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Old 04-16-2006, 12:49 AM   #1
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An Essential Mexican Technique

Roasting and Toasting

Preparation and mastery of Mexican cuisine will eventually lead the enthusiast to the art of roasting and toasting many different ingredients. Roasting and toasting are techniques used widely in truly authentic Mexican and other world cuisines.

Sitting around fires for thousands of years people have known that roasting brings out the natural Flavor (sugars and oils) within a particular food ingredient.

In traditional Mexican cuisine tomatoes (and tomatillos)* are often roasted on a comal. Traditional comals are made of clay but more recently comals are made of cast iron or steel. Sometimes roasting is done with a metal grate over an open fire or heat source such as an outdoor grill.

To roast a tomato, place the tomato (skin on) on the dry hot surface and allow it to begin charring. Turn the tomato and push it down every few minutes and after a bit you will have a charred roasted tomato with wonderful flavor. A cast iron frying pan works fairly well for this purpose.

The same technique can be used for an onion. Leaving the skin on, place the whole onion the hot dry surface and proceed as with the tomato. Don’t worry if you char the skin, just keep turning and pressing down on the onion and soon you will have an onion that has lost all its pungency, has become mellow, full of flavor and great aroma.

Garlic is roasted in the same manner, but requires considerably less time to roast.

Fresh chiles (as most of us know) are roasted best over an open fire, placed in a plastic bag or damp towel to steam so skins can be removed. A gas burner does the job best for me. Chiles such as Anaheim, Jalapeño, Serrano, New Mexico fresh varieties, and the popular Chile Poblano, and many others.

Mexican dried chiles like Chile Ancho, Chile Pasilla, Chile Guajillo along with California, New Mexico and a myriad of chiles are stemmed, seeded, deveined, and toasted on a dry comal. Then soaked in hot water or broth for 15 to 20 minutes and then blended for addition to recipes.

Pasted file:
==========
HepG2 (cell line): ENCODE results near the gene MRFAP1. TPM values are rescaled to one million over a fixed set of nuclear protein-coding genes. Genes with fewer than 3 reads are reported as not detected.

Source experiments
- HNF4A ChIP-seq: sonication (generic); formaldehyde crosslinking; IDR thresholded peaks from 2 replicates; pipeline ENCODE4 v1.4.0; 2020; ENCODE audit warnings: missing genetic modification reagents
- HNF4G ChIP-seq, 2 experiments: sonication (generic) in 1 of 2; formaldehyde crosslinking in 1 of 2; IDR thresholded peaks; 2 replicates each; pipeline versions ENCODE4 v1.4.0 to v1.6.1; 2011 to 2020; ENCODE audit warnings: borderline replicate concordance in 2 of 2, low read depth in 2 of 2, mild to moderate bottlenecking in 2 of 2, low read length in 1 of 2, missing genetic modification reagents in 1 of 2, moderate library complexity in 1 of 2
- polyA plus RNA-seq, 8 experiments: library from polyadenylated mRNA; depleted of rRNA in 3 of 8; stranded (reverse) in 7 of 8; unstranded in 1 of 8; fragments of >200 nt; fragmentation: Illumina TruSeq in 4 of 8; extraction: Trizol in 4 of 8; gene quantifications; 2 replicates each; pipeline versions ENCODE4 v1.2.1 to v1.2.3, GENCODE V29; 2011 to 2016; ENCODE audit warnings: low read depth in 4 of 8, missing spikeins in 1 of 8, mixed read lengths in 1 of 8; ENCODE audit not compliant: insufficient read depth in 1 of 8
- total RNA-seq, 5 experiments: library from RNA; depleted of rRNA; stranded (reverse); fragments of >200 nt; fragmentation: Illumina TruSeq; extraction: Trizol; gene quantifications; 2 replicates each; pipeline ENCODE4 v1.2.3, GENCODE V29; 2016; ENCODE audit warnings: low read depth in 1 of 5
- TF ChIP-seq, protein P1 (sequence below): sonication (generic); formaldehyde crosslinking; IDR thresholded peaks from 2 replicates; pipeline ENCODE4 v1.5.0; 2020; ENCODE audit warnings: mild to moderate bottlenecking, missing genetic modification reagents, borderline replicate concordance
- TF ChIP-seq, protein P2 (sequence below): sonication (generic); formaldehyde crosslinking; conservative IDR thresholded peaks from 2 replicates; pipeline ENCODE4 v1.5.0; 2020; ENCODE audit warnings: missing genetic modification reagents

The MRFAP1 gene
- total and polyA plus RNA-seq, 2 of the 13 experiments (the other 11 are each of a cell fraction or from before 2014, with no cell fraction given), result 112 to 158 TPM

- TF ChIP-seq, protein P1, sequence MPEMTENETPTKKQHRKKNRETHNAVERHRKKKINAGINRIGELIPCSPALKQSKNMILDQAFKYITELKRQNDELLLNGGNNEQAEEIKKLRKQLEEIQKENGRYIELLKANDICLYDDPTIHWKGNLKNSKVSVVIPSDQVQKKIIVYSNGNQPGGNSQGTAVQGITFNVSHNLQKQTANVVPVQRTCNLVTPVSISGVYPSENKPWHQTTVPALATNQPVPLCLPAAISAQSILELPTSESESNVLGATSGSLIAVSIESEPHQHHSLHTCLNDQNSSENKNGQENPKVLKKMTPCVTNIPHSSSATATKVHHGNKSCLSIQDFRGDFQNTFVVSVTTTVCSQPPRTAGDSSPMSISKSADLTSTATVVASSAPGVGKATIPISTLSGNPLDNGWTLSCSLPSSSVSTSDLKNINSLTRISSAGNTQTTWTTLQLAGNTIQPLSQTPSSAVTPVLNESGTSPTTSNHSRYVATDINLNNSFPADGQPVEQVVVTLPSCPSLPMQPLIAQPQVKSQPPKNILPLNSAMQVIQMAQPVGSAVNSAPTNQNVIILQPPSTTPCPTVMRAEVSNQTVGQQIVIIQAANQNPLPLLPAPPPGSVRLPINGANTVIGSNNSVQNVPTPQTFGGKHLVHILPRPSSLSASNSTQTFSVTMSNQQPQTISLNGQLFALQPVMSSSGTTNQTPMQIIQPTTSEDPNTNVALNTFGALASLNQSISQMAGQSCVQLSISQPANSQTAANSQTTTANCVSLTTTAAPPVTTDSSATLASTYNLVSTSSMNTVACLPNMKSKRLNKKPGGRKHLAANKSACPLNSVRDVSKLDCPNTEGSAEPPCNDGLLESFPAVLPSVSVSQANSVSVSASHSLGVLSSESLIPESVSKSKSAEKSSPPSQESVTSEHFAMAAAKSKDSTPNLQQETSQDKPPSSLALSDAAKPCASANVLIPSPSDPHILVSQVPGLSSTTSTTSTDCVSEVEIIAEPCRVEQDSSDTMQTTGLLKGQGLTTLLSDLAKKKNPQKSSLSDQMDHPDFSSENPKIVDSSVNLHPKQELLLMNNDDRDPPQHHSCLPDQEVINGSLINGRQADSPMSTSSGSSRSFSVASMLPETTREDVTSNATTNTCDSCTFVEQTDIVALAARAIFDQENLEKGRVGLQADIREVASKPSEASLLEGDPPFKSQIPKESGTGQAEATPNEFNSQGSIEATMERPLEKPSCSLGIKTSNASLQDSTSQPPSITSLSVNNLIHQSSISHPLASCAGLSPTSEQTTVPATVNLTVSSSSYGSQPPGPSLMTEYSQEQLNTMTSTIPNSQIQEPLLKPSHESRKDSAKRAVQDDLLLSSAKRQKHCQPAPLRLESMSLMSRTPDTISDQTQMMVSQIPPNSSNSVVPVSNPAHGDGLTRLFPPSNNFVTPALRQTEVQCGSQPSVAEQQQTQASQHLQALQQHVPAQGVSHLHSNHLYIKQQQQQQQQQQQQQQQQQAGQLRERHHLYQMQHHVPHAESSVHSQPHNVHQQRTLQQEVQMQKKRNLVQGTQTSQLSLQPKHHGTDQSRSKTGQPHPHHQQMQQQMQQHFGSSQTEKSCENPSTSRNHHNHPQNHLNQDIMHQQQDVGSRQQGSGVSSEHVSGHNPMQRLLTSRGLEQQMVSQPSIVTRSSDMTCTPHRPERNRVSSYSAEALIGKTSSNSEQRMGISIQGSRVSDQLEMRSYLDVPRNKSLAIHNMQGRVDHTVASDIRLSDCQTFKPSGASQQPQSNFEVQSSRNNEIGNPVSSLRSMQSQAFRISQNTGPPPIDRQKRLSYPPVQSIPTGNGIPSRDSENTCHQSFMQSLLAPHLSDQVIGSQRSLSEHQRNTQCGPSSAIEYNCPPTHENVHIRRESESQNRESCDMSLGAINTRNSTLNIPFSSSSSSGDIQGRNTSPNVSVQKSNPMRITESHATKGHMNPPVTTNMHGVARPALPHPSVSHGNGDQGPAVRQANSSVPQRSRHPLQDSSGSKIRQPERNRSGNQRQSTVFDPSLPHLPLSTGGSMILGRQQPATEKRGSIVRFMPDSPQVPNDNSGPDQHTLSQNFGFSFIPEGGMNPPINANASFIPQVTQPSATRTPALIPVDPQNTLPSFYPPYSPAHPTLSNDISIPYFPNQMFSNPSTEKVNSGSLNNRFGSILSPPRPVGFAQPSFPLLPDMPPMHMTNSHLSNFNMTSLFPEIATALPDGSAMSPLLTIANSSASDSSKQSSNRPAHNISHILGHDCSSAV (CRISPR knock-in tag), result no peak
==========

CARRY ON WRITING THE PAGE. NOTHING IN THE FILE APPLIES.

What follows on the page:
Cloves, cinnamon, peppercorns, coriander seeds, star anise, walnuts, almonds, peanuts, sesame seeds, and others are toasted in a dry comal
or frying pan to be ground into recipes.

For example, to prepare a really authentic and great tasting mole, the chiles, spices, nuts, tomatoes, garlic, onions, and other ingredients must be roasted or toasted. This is one of the authentic procedures that will produce a good mole.

Roasted tomato sauces and salsas are full of flavor and are actually very simple to prepare if you are comfortable moving around in the kitchen

* You can leave the husks on tomatillos and place them in a pyrex baking dish. Place them in a preheated 450 oven for about 20 to 25 minutes and they will be roasted beautifully. Allow them to cool enough to handle and remove the husks and the stem attachment point and use them as your recipe directs. I have found that this method gives the tomatillos a nice mellow flavor.

Bill Gibson
aficionado de la cocina mexicana


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Old 04-16-2006, 12:21 PM   #2
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Join Date: Mar 2006
Location: Culpeper, VA
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I've always removed the husks when I've roasted my tomatillos. Sometimes they'll "collapse" somewhat during the roasting process, & it can be difficult & messy to pick out the husks.

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Old 04-24-2006, 02:32 PM   #3
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Location: Bombay, India
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interesting read! thanks cocinero!!
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